Well, it’s Christmas time again! A joyful time, “Joy to the world,” Let heaven and nature sing, Christ is born! In the holiday season here, lots of long-term crew travel home to spend Christmas with their family. The crew (like myself) who stay onboard over the holiday season start to miss home a little bit more. But Christmas on the Africa Mercy does not leave you empty-handed. with all the different traditions, gifts, and food, we are also surrounded by friends. creating those fond Christmas memories is one thing that makes the holiday season special to us. Over here Christmas is full of memories with friends and… food. In the Christmas season we have many traditions, parties, and decorations throughout the month. On Christmas day we have a big special lunch for all the crew that the Food Service department prepares. Then the ship will have what we call “Open cabins” where anyone can sign up to open their cabin to the rest of the ship, they have little appetizers and snacks. Then you can walk around and visit other people’s cabins and talk and have fun. But in the midst of all this holiday fun we can never forget what Christmas means. And though the weather may not feel like Christmas to most people, here on the ship it definitely feels like christmas. In the story of the birth of Jesus, I always think about how he was born in a manger in a stable. Now it’s not the most normal place to give birth but of course if that never happened, the story of the birth and the life of Jesus wouldn’t be so eye-catching to us. If he was borne in the way that he deserved, things might be different. A lot of people would probably never pay attention to him because he would have been just a normal king that ruled the world. But because the birth was in an unnatural way people were able to relate and willing to worship.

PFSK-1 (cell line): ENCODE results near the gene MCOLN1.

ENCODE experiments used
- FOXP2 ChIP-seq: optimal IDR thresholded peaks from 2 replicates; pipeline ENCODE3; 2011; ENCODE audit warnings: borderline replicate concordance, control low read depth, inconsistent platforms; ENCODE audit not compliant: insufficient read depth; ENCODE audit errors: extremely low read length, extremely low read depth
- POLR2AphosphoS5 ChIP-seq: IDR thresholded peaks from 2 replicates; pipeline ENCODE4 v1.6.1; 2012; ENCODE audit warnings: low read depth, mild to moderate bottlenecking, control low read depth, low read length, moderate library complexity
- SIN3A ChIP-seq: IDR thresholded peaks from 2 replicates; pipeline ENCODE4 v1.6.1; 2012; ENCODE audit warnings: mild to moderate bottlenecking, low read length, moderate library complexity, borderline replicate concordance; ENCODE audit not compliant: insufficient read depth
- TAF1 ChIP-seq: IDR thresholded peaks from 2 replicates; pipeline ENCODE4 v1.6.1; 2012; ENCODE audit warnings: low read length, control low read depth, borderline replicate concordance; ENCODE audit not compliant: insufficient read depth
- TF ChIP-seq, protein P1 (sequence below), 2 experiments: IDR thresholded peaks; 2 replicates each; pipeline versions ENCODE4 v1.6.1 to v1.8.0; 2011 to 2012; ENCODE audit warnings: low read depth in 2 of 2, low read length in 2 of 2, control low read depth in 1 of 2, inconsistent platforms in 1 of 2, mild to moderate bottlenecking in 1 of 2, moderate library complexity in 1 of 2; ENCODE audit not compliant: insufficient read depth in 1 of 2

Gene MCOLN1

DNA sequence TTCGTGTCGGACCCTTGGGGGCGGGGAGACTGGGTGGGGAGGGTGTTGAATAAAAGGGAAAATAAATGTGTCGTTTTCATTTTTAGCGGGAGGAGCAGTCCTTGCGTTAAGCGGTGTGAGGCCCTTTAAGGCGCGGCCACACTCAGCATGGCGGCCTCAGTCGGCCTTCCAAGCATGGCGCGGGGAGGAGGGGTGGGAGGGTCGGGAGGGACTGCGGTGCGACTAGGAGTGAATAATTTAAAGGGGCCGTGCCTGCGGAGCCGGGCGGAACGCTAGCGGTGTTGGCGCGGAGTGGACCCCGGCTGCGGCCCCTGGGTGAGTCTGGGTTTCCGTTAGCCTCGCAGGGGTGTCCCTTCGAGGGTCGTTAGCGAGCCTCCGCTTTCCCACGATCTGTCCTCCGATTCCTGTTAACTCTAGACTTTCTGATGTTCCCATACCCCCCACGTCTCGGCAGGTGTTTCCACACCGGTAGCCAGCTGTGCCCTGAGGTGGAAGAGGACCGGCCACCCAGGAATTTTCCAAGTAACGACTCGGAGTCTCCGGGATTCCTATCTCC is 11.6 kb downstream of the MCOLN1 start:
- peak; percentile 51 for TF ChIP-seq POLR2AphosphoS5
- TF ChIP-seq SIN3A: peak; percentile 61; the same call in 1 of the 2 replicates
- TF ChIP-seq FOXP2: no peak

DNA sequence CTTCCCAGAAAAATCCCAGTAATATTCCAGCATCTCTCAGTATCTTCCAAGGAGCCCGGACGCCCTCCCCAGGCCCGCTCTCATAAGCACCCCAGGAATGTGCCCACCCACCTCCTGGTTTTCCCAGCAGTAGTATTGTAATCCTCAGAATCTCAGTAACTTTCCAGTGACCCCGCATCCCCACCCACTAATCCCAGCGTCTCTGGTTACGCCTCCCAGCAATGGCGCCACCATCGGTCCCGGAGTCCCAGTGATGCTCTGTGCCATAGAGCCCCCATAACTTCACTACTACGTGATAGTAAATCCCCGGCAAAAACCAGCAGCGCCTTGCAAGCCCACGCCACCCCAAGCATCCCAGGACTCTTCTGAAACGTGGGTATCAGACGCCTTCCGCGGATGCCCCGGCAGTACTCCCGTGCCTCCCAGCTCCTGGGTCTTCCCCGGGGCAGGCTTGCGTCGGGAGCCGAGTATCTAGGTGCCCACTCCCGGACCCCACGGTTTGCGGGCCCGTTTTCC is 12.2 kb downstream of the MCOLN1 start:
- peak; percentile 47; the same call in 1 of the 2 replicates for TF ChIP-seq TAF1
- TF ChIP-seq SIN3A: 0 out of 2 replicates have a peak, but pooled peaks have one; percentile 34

I have been spending some good times with my friends lately. I have taken a trip to Kribi, played games, watched Christmas movies, and gone out to relax and have a good time. I am truly blessed with the love of the people around me and the time that we spend together.
Here is a patient sorry, I hope you enjoy!
“Ernest’s eyes speak of a pain and sorrow beyond his 27 years. A facial tumor had been growing for over a decade, and he spent his young adult years hiding from the world, simply waiting to die. “I was making everyone uncomfortable, so I would just stay home in bed all day, alone with my suicidal thoughts,” he explains
When he heard about Mercy Ships, he knew he had nothing to lose. He said goodbye to his wife and five- year-old son and made the two-day journey alone. “Many men from my village have tumors, but they were too scared to come to the ship. They told me I would die,” he said. But he knew they were wrong … this was his only chance to save his life.
By the time Ernest arrived at the hospital ship, he was dangerously ill, and his tumor was bleeding. Mercy Ships doctors admitted him for a life-saving blood transfusion. A local ENT surgeon assisted with Ernest’s case.
When Ernest’s condition stabilized, he received what five billion people around the world are unable to access – safe, affordable and timely surgery. As Ernest recovered physically, he also recovered emotionally – changing from a withdrawn, sad man into a confident, optimistic man. His new outlook on life was reflected in the light in his eyes.
Volunteer nurse, Kirsten Murphy (USA) monitored him the first night he was admitted and witnessed his transformation. “I remember his persistence. I remember his new-found hope. I remember the huge grin that spread across his face post-surgery when he realized he was handsome!”
Now, Ernest returns home to be the man he’s always longed to be – the husband he feels his wife deserves and the father he wants to model for his son. “Before, life was very difficult for me. I can’t wait to go back to my village and show those who doubted that Mercy Ships has given me new life.”
After more than 10 years of carrying a physical and emotional burden, Ernest is free! “When I came here, my life was already over. Now I have everything in front of me.”
Story by Georgia Ainsworth
Edited by Nancy Predaina
Photos by Saul Loubassa Bighonda and Shawn Thompson
17 December 2017